text. So, there will be no strenuous attempt to make the text “follow” the course outline.

    Read all of the text as soon as you can. Bring the thoughts of Sun Tzu into your case

    analyses and discussion as appropriate. You will note that the text chapter headings are

    very similar to the headings I require in your written analyses.

Some Internet Research Tools



    The home page of Institute for Global e-Business and Innovation, supported by a grant

    from the U.S. Department of Education.


    The home page of the United Nations. You may also wish to consult the United

    Nations Statistical Yearbook, available in hard copy and CD Rom.


    Home page of the World Bank. Lots of statistical data on countries, regions, and



    Organization for Economic Cooperation and Development. Based in Paris, OECD

    focuses on issues of globalization


    U.S. Department of State page with profiles of the world’s countries.


    The Wall Street Journal’s interactive edition (requires subscription) Wonderful

    resource. You can research companies, access WSJ article archives, and other

    business publications.


    The Economist’s electronic edition (requires subscription). Authoritative British

    publication, one of the best for international political, financial and economic analysis.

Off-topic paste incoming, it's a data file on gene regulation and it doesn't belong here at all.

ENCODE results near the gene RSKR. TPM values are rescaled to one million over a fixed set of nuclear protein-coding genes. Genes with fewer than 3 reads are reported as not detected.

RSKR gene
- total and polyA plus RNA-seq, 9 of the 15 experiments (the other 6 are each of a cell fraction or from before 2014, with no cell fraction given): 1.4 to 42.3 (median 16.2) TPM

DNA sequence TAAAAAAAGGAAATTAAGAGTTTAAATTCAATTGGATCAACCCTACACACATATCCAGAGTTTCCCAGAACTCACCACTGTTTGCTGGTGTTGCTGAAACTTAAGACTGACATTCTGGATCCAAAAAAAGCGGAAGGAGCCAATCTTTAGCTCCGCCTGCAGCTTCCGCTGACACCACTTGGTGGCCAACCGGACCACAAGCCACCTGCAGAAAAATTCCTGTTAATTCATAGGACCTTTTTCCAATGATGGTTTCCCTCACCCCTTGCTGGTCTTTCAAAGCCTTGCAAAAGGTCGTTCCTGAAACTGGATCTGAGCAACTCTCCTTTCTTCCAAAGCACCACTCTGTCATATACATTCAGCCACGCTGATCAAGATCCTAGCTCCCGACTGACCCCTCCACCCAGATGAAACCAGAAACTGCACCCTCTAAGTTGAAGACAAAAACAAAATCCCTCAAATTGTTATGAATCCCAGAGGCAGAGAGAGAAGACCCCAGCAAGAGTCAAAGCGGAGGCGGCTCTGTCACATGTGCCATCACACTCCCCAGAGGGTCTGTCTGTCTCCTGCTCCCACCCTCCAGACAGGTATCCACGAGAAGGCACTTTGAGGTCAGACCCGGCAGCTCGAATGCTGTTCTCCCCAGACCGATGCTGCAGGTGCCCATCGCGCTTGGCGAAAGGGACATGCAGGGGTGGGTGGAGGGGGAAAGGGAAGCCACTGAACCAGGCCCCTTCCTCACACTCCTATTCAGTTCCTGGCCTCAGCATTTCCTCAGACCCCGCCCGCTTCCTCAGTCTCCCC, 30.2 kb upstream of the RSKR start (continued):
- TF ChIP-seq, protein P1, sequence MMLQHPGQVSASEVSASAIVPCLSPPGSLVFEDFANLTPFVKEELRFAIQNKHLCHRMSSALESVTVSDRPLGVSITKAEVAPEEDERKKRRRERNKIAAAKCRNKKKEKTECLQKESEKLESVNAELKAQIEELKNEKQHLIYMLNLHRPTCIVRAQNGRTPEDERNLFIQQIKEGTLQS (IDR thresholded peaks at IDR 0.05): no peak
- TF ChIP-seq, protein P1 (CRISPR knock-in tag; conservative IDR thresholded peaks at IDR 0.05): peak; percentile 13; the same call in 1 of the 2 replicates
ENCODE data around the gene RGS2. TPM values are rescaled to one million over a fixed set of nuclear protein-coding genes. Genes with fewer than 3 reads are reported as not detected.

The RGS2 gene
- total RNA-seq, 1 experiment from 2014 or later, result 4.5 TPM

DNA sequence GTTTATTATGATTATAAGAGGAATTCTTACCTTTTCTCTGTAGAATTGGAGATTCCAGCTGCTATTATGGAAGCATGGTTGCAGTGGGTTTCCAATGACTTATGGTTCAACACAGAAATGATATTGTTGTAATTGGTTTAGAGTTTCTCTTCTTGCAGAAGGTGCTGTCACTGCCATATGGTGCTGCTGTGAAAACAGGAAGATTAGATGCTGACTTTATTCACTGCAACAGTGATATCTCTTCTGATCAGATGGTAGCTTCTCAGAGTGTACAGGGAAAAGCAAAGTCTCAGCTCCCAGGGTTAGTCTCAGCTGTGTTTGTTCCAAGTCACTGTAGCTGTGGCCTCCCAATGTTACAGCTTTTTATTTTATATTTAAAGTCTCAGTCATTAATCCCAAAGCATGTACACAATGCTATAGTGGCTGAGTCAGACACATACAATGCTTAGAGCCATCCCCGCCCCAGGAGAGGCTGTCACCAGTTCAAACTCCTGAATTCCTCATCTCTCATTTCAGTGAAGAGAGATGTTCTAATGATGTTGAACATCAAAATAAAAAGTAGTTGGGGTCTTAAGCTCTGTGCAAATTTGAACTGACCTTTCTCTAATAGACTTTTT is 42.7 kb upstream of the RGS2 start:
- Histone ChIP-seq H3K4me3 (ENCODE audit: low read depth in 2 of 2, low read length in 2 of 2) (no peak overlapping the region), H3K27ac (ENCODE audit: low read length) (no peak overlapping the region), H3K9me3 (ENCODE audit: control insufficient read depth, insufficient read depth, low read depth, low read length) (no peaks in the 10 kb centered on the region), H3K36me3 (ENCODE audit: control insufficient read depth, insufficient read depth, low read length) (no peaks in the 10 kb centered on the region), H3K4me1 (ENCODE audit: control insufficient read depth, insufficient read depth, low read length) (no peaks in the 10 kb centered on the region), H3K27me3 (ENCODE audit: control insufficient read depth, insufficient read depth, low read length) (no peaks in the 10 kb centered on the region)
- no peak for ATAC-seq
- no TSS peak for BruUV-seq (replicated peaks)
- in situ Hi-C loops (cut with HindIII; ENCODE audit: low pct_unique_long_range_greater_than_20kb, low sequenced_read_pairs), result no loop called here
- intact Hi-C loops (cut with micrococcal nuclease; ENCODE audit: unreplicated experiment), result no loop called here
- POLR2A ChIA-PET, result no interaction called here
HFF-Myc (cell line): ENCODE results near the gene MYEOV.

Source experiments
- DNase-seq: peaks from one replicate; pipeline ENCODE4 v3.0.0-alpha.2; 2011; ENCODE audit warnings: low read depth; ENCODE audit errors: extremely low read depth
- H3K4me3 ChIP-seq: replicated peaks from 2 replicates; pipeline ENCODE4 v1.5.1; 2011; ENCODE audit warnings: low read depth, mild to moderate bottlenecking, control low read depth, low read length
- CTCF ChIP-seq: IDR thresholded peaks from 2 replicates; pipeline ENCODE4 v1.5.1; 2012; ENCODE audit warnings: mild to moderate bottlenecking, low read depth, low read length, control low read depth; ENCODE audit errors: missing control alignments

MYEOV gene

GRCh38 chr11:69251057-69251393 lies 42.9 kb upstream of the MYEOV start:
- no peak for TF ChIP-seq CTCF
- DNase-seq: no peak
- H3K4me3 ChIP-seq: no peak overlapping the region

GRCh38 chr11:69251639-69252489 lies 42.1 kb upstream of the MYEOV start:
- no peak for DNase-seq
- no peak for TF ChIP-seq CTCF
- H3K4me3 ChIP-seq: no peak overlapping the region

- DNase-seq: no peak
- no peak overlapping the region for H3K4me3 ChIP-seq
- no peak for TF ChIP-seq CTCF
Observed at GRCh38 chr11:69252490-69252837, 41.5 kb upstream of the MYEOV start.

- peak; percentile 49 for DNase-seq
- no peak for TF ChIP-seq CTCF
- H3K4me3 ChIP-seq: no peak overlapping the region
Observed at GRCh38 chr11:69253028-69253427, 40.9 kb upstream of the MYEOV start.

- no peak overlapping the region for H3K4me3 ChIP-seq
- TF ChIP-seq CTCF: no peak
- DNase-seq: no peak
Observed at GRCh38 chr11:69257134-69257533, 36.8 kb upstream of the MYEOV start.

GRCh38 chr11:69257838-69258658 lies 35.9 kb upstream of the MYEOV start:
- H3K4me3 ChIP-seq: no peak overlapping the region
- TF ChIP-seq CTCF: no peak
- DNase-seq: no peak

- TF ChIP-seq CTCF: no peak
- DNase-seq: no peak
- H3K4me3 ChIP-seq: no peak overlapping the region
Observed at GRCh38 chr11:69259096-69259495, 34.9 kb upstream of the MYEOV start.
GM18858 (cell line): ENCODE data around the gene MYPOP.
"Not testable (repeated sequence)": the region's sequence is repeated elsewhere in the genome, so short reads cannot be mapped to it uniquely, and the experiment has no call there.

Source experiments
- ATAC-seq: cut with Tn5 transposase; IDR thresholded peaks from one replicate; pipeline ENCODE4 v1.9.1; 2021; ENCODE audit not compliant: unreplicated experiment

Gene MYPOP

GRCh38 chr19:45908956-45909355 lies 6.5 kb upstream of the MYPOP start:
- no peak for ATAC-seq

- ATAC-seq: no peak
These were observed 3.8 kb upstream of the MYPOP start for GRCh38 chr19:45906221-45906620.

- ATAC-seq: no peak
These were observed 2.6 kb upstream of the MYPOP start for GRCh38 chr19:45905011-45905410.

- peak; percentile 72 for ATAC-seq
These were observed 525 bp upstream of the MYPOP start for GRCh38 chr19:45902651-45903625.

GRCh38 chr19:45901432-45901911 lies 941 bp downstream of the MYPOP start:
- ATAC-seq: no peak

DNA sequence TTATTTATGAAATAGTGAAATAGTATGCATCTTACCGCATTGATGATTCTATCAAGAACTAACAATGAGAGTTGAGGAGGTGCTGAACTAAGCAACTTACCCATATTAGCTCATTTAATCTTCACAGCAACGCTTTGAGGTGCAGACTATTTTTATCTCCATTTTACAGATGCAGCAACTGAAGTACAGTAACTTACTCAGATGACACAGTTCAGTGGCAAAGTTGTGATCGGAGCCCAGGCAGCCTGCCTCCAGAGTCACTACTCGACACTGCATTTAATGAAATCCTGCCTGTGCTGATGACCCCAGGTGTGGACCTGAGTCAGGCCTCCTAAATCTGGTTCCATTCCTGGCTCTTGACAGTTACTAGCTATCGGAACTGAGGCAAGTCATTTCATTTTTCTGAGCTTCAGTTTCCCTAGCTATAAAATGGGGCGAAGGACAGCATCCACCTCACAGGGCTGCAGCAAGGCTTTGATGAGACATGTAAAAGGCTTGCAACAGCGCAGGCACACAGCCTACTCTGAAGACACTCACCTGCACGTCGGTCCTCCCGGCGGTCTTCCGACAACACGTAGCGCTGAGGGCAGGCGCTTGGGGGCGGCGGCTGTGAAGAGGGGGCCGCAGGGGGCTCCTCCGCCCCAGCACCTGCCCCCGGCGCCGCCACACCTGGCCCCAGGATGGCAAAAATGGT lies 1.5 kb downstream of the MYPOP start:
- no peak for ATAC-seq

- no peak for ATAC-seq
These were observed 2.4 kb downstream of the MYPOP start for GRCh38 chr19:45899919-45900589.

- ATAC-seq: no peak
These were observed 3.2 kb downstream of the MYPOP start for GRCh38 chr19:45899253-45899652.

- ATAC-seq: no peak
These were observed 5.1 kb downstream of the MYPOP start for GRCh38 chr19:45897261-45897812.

This is a Booz-Allen & Hamilton site that discusses a wide range of strategic issues


    Resources designed for senior executives


    These three sites provide good information on corporate performance.


    Lively, well written English language daily newspaper from Hong Kong. Detailed

    coverage of Hong Kong and China

    Conservative Singapore newspaper. Excellent coverage of S.E. Asia


August 20 Introduction and organization of class


    1. Analyzing a firm’s strategy.

    2. Case assignments

    3. Team formation and meeting

     22 Film: Sun Tzu: The Art of War

    Read: National Culture and Management

     27 Guest: Miguel Rabay, Vice-President: Latin America, Captura

     29 Guest: Rob Kruse, CEO, Venlogic

    This session and the next focus on in depth company and industry analyses

    for start up firms.

    NOTE: This session may be video taped

Sept. 3 International Business Strategy: The Dark Side of International Business

     Case: Hitting the Wall: Nike and International Labor Practices


    1. Does a company have any responsibility for the actions of


    2. Does Nike or any other company have a moral responsibility to provide

    pay, benefits and working conditions beyond those required by local


    3. Should American companies be held to a higher ethical standard than